German Chancellor Angela Merkel joined survivors of the former Nazi concentration camp at Dachau Sunday for a solemn ceremony to mark 70 years since it was liberated by US forces.
American army trucks rolled into Dachau, northwest of Munich, on April 29, 1945 to discover the unspeakable horror that had led to more than 41,000 people being killed, having starved or died of disease.
Similar 70th anniversary commemorations have taken place at other former camps this year, beginning in January with Auschwitz in what was Nazi-occupied Poland, but Dachau is the only one Merkel has attended.
Under heavily pouring rain, the silence interrupted only by the tolling of the chapel bells, more than 130 survivors as well as former US liberators also took part.
Merkel, who will address the event shortly, and French former deportee Clement Quentin placed a wreath of flowers in front of the former crematorium.
Josef Schuster, president of the Central Council of Jews in Germany, said Merkel's presence together with survivors was a "sign of solidarity."
He called for the remembrance of the Holocaust to remain strong, warning that, with time, "distance grows, empathy diminishes" and urged the younger generation to uphold the "responsibility" of never forgetting.
Former inmate Quentin told AFP in an interview recently that when the liberation of Dachau came, he was simply "waiting to die."
"We were no longer normal human beings, we weren't yet animals, but only just," the 94-year-old former resistance member, who lives in western France, said.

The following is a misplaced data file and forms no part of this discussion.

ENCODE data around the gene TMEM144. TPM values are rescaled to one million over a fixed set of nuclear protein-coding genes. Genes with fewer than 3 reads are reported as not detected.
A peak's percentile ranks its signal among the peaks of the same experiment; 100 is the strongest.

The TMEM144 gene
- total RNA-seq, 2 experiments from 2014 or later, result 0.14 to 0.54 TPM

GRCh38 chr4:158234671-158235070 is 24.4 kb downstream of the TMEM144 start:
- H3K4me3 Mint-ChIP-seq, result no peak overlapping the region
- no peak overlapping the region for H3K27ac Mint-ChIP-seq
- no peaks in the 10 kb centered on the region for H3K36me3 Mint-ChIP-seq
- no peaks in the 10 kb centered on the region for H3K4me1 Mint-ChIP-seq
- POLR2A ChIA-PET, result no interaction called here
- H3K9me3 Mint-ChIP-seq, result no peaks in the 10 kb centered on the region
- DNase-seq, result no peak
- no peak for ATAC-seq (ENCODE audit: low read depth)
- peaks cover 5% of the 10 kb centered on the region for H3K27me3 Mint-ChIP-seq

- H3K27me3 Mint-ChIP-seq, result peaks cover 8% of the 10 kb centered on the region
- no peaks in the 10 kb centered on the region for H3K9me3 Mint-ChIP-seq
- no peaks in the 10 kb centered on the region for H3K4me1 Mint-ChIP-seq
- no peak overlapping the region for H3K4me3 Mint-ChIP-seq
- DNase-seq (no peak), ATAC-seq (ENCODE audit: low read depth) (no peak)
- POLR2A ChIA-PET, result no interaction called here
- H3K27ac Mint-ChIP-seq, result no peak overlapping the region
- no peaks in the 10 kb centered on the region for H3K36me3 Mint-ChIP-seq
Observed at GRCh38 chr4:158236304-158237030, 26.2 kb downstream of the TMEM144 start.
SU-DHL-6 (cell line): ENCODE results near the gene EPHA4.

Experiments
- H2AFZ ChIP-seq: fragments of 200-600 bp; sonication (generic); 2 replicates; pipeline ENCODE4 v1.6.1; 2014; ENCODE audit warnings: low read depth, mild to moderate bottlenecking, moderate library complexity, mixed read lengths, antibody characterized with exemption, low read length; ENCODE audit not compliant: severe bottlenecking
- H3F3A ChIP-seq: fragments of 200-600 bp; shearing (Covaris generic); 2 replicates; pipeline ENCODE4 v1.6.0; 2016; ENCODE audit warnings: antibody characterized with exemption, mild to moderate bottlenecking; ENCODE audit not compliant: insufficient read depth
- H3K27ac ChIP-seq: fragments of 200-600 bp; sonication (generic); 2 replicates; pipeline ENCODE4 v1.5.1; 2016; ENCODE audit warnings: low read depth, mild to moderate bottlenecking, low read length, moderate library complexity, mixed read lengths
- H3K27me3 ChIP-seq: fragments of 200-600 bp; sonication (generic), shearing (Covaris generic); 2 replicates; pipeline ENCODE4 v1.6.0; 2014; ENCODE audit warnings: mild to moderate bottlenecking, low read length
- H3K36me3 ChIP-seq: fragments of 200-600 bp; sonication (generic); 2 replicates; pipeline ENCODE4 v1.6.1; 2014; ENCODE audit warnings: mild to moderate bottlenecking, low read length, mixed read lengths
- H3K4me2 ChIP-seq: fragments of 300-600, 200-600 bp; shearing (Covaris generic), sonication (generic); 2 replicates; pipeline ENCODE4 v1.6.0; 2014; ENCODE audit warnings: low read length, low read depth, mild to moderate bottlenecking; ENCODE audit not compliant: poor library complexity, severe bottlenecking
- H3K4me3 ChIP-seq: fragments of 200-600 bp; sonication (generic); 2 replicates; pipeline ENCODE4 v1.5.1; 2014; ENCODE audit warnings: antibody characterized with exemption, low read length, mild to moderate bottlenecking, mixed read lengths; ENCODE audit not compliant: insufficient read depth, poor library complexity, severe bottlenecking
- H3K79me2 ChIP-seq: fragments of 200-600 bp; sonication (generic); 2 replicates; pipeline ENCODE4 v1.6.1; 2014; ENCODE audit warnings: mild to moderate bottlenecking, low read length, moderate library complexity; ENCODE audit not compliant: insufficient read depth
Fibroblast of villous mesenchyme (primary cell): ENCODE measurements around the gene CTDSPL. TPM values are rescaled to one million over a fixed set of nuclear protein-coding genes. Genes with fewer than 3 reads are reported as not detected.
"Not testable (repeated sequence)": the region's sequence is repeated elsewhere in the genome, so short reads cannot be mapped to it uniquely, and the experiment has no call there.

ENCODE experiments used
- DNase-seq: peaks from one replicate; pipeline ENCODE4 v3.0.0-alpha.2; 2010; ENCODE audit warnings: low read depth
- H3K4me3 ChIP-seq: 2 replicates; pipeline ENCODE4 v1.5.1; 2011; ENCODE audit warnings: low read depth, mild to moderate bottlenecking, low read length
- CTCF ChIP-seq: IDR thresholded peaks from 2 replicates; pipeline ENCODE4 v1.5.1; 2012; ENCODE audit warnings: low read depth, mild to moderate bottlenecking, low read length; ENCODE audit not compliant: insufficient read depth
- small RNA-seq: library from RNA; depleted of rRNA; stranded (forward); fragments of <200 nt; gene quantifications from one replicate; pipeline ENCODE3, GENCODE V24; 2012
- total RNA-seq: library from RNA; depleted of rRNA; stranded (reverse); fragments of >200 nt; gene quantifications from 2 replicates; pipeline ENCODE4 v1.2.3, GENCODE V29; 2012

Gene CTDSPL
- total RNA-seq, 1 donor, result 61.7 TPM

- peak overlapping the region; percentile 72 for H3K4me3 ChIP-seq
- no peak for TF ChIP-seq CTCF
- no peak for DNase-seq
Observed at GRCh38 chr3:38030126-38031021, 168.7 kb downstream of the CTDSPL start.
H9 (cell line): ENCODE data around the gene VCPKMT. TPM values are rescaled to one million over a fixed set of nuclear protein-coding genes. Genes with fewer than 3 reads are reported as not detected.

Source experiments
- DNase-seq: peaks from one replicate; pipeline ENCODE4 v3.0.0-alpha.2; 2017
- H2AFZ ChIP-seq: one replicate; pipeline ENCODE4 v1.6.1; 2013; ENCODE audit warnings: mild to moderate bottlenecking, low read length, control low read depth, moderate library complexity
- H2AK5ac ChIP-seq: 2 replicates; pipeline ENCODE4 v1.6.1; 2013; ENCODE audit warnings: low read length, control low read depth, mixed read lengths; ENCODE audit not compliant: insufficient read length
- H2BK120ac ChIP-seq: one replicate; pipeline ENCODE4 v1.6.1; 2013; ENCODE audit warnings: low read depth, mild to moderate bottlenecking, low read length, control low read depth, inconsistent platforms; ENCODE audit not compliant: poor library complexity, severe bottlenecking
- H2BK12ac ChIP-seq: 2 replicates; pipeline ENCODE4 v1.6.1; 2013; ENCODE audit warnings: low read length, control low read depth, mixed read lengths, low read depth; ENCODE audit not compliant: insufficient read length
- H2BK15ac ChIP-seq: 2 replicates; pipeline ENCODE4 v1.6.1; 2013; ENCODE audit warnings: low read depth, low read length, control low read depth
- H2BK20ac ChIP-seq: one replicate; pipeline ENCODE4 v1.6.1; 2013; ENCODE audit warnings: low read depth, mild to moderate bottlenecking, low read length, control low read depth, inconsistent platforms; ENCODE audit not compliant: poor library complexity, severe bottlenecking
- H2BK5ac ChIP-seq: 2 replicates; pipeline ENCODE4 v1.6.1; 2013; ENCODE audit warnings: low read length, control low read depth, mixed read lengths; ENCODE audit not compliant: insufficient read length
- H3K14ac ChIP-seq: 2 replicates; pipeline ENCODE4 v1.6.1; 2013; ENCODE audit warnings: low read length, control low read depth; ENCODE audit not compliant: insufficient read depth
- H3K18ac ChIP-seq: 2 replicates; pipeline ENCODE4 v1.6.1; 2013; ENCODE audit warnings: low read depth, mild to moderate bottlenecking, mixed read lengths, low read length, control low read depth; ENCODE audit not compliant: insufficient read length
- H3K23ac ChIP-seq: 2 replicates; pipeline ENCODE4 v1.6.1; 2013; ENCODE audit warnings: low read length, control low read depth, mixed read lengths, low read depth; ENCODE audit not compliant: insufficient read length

He also described being subjected to SS medical experiments during his 10 months at Dachau, with the camp's doctors infecting him with tuberculosis.
US President Barack Obama paid tribute Wednesday to the more than 200,000 Jews, gays, Roma, political opponents, the disabled and prisoners of war who were imprisoned at Dachau from 1933.
The Nazis opened Dachau as a concentration camp for political prisoners in March 1933, just weeks after Adolf Hitler took power.
It was the first such site in Germany and served as a model for all the camps to follow.
On the eve of the ceremony, Merkel stressed in her weekly podcast message Germany's "particular responsibility," 70 years after the end of World War II and warned there was no question of drawing a line under history.
"We Germans have a particular responsibility here to handle what we perpetrated in the period of National Socialism attentively, sensitively and also knowledgeably," she said.
In 2013 Merkel became the first German chancellor to go to the former Dachau camp but faced criticism for making the visit during the campaign for the 2013 general election ahead of a beer-tent rally for supporters.
In an emotional speech at the time, Merkel said "the memory of the prisoners' fates fills me with deep sadness and shame."
Last year she was awarded the General Andre Delpech Prize by an association of former prisoners at the Dachau camp, named after a former inmate.
The iron gate to the former death camp which bears the chilling inscription "Arbeit Macht Frei" (Work Will Set You Free) has had to be replaced after the original was stolen by thieves from the camp's memorial last year.
Last Sunday, German President Joachim Gauck paid tribute to Britain for liberating the Nazi concentration camp Bergen-Belsen 70 years ago and restoring "humanity" to the country.
The Allies were post-war "ambassadors of a democratic culture that did not pursue vengeance against the enemy," Gauck said.